I had decided to linger awhile before I opened up my world to this particular read, but then I reevaluated my original decision and decided a few more of you need to get on the Craig Johnson bandwagon before we run your ass over. Whether I decide to drive this truck, or sleep in the passenger seat, this is one ride filled with beautiful prose and strings of curse words (courtesy of Victoria Moretti), a rather large Indian, and more than a little folklore and Wyoming history weaved through its el I had decided to linger awhile before I opened up my world to this particular read, but then I reevaluated my original decision and decided a few more of you need to get on the Craig Johnson bandwagon before we run your ass over. Whether I decide to drive this truck, or sleep in the passenger seat, this is one ride filled with beautiful prose and strings of curse words (courtesy of Victoria Moretti), a rather large Indian, and more than a little folklore and Wyoming history weaved through its elegant pages. And that doesn’t even include the man himself. Longmire, or so the TV series goes, but most of you probably know him as Walt. He may have his way with the ladies, and he hates to run for more than a mile or two, but he can drink a longneck better than any redneck, and he has friends who can commune with the spirits, so yeah, he’s got that going for him. He’s also a bit stubborn, and he has this habit of actually finishing his cases, and not leaving a single man…or woman behind. To top it all off, he’s on the verge of his first grandchild, and he’s been left to the Wyoming elements more than once in his life, but that just means he’s gotten good at dealing with the cold and the snow and even a few coldhearted souls who show their fangs at the first available opportunity. With a lingering sensation at the back of my neck and hairs standing at attention saluting the sky, I charged through this read with my elbows out and my game face on, and I plunged into a universe filled with more than just dead bodies. Victoria “Vic” Moretti might just be one of my favorite fictional characters of the female persuasion. She’s got a mouth on her that could get you arrested in Colombia, and she has more curves than the letter S, and she nips earlobes and other available body parts at will. Boy howdy. That’s all I have to say about that. Now that I have picked my jaw up with the back of my right hand, we’ll move on. Dickzilla. Not to be confused with Bridezilla can be one evil bastard. He’s not known for intelligence, or even a slight amount of competence, but he’ll lead the charge and stomp you into the nearest cow patty. But once you hose yourself off, you’ll soon realize it’s nothing personal. ANY OTHER NAME certainly made me loud and proud and more than a little glad I had the opportunity to do so before the masses. I was entertained for the better part of this tale with my six-shooter on my right hip, and my wink ready to go, along with my cowboy boots and sweet lass on my right arm. But if you really want to see Craig Johnson exhibit his true talents, you may want to start a bit earlier in this series. If you’re a longtime fan, or even if you’ve fired off a round or two with the man himself, you may find yourself happy you hopped along for the ride. I received this book for free through NetGalley. Cross-posted at Robert's Reads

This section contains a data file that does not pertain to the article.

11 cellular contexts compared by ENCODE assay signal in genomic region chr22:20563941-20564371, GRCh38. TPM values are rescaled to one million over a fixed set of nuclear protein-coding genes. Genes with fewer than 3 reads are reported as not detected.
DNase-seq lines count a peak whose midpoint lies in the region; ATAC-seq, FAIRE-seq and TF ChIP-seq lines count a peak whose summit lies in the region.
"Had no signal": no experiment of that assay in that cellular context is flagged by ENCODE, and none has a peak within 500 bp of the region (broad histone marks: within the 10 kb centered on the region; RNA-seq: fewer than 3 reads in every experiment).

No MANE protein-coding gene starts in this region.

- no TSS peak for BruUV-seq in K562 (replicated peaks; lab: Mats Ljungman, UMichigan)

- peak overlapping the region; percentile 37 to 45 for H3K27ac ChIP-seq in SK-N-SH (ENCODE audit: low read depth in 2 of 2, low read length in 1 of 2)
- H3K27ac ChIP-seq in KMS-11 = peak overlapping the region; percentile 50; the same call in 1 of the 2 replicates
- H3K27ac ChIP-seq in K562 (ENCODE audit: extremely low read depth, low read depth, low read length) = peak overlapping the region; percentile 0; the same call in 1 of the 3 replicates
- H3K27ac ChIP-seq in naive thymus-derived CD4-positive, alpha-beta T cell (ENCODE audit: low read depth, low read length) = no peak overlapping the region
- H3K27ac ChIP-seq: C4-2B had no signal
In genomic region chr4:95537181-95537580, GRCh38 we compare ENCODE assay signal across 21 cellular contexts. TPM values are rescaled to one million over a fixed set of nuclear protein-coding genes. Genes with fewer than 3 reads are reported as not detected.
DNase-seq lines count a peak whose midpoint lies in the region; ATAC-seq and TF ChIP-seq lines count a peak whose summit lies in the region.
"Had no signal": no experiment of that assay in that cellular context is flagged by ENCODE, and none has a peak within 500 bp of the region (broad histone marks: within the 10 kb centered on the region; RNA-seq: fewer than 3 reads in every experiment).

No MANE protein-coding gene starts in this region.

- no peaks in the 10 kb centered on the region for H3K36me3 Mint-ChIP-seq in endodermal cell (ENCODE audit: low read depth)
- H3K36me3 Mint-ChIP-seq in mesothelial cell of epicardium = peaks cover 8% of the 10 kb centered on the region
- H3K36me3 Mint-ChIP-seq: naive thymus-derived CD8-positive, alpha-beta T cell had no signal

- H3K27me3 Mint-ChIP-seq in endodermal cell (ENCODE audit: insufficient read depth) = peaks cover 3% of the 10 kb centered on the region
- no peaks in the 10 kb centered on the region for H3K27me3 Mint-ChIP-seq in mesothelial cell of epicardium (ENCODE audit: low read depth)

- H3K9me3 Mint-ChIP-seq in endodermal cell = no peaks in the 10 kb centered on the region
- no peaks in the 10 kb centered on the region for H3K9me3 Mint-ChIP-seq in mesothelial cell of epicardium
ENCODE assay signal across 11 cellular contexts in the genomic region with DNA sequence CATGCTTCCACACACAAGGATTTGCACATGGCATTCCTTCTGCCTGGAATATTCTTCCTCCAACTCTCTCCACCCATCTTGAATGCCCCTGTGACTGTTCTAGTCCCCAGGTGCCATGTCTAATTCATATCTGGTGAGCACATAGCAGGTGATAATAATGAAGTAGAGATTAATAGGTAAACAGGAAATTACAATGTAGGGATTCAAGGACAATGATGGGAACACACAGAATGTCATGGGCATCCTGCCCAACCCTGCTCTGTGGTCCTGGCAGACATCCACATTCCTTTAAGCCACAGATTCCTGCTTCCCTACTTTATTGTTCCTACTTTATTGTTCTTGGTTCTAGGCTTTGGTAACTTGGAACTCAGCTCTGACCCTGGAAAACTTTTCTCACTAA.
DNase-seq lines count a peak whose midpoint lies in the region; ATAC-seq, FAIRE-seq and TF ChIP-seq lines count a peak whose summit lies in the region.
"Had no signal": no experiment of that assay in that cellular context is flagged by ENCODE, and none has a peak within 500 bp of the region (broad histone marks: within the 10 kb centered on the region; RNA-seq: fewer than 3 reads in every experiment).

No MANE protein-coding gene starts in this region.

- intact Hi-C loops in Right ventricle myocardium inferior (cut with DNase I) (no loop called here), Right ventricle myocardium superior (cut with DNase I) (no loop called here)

5. 5 out of 5